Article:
Collective Good: Fruit of Individual Success




It is not hard to explain why Ethiopia’s economy remains uncompetitive. It is because businesses are not allowed to compete. When they do, it is with local firms that seldom present a threat given the enormous demand that exists. If one loses a customer, there is always another just around the corner. This is how the financial sector operates.

But as in politics, Ethiopia’s economy is a walking contradiction. While we celebrate that we are one of the biggest recipients of foreign direct investment (FDI) in Africa, significant chunks of the service sector remain closed. In some cases, such as telecom, largely even to local investors.

This is because while EPRDFites believe that foreign investment would help the manufacturing sector grow, similar liberalisation at the commanding heights of the economy should be refrained from to pay for mega projects or to protect local firms.

As far as the economy is concerned, health and sustainability in the long-term are more likely to be realised if services that affect the majority of businesses are well-dispersed, affordable and of high quality. Privatisation is not a panacea. There is nothing wrong with the government providing services as long as there is no preferential treatment – in terms of access to loans or by means of regulations.

Instead, Ethiopia’s developmental state model has been patched together not out of reasonable economic theories but as an ad-hoc assortment of policies that have given way to macroeconomic disarray. On the surface, there seems to be an improvement, but upon further scrutiny, the faults are glaring.

We are told roads and hydroelectric dams have been built and that there is better access to higher education. What is played down is that the roads deteriorate too soon, the power generated cannot be adequately distributed and universities encourage rote learning rather than innovation.

A replay of this unfortunate state of affairs has been playing out in a case that started at the Intellectual Property Office, passed through to the High Court, then to the Supreme Court and finally arrived at the Council of Constitutional Inquiry of the House of Federation.

It concerns Six Continents Hotels, an international operator of hotels. Six Continent applied to register Crowne Plaza Hotels & Resort as a trademark after it entered a into a franchising agreement with a local firm. But there is an existing entity, Crown Hotel, that is operating in the country. As a result, application for registration was denied to the hotel operator.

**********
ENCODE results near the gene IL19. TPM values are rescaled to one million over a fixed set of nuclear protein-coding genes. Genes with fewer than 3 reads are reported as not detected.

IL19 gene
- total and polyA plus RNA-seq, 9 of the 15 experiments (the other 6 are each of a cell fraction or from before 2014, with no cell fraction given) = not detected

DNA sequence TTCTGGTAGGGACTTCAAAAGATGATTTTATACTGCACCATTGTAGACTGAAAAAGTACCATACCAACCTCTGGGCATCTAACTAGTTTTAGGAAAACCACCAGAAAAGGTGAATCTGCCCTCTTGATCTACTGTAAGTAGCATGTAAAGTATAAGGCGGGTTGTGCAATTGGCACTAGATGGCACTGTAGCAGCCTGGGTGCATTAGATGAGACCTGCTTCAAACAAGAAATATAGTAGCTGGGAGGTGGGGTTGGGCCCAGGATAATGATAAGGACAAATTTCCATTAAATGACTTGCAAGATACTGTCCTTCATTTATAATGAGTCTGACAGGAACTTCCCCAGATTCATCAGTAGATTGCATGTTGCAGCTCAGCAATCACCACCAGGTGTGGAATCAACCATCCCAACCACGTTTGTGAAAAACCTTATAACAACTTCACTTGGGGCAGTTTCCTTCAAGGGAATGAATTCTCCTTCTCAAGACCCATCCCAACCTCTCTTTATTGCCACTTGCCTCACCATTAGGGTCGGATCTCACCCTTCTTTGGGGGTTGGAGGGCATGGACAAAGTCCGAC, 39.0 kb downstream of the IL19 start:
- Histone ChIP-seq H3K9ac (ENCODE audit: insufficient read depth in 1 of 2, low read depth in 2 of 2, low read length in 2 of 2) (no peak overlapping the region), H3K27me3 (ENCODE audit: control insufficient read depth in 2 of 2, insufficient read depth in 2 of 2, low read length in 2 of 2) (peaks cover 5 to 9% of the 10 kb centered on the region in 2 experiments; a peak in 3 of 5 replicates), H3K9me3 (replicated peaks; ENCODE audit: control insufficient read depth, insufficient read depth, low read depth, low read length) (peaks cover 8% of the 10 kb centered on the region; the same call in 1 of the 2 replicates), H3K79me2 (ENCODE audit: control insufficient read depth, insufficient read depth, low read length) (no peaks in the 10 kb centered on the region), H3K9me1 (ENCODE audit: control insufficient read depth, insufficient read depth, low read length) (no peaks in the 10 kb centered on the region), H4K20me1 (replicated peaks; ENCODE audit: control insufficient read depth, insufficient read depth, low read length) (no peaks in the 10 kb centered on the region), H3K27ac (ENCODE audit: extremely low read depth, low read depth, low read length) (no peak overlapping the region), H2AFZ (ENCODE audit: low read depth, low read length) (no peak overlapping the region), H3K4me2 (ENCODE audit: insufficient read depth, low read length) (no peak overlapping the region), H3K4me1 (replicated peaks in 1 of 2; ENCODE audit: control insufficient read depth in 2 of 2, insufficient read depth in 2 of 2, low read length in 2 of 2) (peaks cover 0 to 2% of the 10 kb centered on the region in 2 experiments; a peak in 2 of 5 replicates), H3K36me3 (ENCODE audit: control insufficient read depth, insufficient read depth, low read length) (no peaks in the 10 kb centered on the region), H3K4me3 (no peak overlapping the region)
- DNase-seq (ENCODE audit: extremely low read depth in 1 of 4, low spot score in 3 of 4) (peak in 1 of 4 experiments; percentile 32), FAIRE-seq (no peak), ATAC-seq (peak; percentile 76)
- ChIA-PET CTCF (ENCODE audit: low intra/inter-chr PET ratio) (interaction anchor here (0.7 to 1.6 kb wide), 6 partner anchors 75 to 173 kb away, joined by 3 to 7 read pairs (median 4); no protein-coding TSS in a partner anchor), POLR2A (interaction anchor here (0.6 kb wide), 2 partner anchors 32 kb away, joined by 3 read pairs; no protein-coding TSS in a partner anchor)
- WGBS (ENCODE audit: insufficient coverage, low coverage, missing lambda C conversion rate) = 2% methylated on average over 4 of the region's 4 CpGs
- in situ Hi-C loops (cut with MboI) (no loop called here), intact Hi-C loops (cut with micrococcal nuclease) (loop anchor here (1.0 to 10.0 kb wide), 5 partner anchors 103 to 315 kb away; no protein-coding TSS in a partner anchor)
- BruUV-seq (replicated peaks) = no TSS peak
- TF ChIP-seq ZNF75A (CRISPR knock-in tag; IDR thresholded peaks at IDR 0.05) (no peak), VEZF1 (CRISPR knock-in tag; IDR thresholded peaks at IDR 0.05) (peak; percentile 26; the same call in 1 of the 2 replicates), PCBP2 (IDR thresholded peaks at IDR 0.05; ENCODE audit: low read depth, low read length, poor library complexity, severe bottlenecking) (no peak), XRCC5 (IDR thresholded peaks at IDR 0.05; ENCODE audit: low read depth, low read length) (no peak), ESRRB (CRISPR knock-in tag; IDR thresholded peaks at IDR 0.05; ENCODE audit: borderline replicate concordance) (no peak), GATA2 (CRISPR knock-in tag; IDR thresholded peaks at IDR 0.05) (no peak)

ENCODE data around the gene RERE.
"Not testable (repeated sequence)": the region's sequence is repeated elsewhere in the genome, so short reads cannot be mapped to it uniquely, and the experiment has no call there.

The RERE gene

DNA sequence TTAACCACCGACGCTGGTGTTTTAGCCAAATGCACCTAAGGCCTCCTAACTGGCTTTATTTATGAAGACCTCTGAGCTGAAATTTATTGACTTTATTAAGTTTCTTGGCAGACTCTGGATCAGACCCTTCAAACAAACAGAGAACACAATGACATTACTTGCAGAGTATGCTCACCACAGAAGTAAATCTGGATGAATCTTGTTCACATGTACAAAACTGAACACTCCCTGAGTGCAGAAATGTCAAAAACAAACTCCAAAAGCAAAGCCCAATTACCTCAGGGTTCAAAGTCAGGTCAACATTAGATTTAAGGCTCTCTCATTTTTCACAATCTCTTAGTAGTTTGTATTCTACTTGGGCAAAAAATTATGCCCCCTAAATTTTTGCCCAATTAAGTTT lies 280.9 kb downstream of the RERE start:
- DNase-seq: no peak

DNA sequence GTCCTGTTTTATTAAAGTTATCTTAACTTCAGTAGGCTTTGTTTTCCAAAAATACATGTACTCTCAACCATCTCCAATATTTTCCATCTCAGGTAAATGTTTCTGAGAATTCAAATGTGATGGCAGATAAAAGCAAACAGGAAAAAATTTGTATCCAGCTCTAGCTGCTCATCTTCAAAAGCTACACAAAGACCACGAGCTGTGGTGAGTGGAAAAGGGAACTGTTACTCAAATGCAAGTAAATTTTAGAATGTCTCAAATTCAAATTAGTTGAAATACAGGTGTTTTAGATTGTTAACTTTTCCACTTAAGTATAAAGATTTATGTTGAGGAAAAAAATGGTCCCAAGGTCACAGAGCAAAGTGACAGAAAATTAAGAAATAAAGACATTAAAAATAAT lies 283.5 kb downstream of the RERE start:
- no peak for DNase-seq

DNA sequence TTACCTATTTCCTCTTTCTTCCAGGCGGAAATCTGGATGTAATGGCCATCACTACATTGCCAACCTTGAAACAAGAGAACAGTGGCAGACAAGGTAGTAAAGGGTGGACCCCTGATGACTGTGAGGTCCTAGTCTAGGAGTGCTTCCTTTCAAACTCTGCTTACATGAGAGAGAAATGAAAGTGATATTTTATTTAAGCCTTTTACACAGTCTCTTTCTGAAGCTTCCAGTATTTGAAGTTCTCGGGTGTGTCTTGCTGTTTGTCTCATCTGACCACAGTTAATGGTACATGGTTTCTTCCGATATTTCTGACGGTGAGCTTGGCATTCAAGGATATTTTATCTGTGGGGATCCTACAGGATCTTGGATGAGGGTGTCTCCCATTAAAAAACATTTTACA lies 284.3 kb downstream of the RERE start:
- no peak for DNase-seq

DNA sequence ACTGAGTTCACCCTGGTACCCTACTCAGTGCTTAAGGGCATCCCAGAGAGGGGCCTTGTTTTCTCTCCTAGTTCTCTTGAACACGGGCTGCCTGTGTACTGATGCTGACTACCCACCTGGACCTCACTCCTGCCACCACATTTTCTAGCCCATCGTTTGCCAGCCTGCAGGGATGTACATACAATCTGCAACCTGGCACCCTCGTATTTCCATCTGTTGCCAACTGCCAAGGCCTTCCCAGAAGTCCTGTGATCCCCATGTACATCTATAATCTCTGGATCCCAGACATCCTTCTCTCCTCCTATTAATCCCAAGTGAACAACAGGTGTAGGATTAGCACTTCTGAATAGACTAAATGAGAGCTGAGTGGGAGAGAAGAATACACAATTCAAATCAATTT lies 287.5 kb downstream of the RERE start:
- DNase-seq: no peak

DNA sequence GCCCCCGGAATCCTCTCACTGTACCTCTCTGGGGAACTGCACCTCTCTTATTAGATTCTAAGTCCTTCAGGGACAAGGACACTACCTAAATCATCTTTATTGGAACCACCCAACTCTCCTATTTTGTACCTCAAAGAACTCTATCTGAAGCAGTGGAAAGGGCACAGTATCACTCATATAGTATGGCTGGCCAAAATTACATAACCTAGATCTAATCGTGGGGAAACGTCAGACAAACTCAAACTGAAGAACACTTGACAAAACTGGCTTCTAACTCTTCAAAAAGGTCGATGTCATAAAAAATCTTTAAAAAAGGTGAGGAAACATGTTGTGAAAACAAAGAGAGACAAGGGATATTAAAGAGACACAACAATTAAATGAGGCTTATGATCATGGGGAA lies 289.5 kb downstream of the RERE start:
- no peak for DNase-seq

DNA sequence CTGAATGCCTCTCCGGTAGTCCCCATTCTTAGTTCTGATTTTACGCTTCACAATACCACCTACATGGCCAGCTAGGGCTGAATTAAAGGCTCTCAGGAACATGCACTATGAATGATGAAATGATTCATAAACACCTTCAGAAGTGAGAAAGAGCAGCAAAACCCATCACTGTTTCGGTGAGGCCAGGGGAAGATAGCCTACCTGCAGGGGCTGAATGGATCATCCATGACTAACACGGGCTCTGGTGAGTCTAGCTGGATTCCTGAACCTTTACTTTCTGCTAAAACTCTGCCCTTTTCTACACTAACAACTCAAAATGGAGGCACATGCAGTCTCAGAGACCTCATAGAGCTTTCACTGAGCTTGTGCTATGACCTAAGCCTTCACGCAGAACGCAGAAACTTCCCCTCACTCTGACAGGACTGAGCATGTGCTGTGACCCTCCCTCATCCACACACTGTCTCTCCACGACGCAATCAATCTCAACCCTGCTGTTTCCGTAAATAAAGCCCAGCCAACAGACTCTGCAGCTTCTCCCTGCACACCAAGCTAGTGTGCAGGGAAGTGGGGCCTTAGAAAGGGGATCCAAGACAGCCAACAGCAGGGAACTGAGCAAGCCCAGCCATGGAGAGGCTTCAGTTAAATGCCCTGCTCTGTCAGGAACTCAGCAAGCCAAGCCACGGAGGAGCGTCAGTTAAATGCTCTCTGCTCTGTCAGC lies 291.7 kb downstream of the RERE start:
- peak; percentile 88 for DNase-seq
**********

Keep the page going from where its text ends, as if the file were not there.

But a tribunal at the Trademark Office overturned the decision, at which point the owner of Crown had to take the case to court, which upon appeal reached the House’s Council, which ruled against the local hotel. Last month, the copy of the judgement was given to the local legal representative of Six Continents.

The Council believed that refusing to award the trademark to Six Continents would close opportunities for FDI and that the duo could coexist without creating confusion.

The latter basis for the ruling seems reasonable. Although it may look like a case of David versus Goliath, if the tables were turned, the unilateral use of a trademark by a well-capitalised multinational company can constrain the competitiveness of smaller firms.

Trademark protection is necessary, but it should not be enforced arbitrarily. Although there will be a degree of confusion in the use of a similar name by two providers of the same service, it is still crucial to assess the size of the conflicting parties and the design of the symbols. After all, it is hard to confuse David for Goliath.

And it is this issue only that should have been considered. But in the arbitration of this case, the judgment document also sites the national interest. Six Continents creates more jobs and bring in more hard currency, as well as allowing the transfer of know-how and technology. For the sake of the collective good, the local player is sacrificed.

It comes back to a selective application of laws as is seen fit from the perspective of short-term goals of the state at the expense of the private sector and the long-term economic outlook. There is a repeated failure to address the non-professionalism of the bureaucracy, proactively apply monetary and fiscal policies, clamp down on public sector corruption and stimulate the economy without having to spend billions.

It is the easiest possible route to development that we are attempting to take. But without the necessary structural and policy reforms, the nation would be trapped in a cycle of debt stresses, foreign currency shortages and inflation. Most importantly, innovation, which drives productivity, will be crowded out. And whatever has been expensively built will buckle under these stresses without a sure foundation.



By Christian Tesfaye
Christian Tesfaye (christian.tesfaye@addisfortune.net) is Fortune’sOp-Ed Editor whose interests run amok in the directions of both print and audiovisual storytelling.

Published on Aug 04,2018 [ Vol 19 ,No 953]


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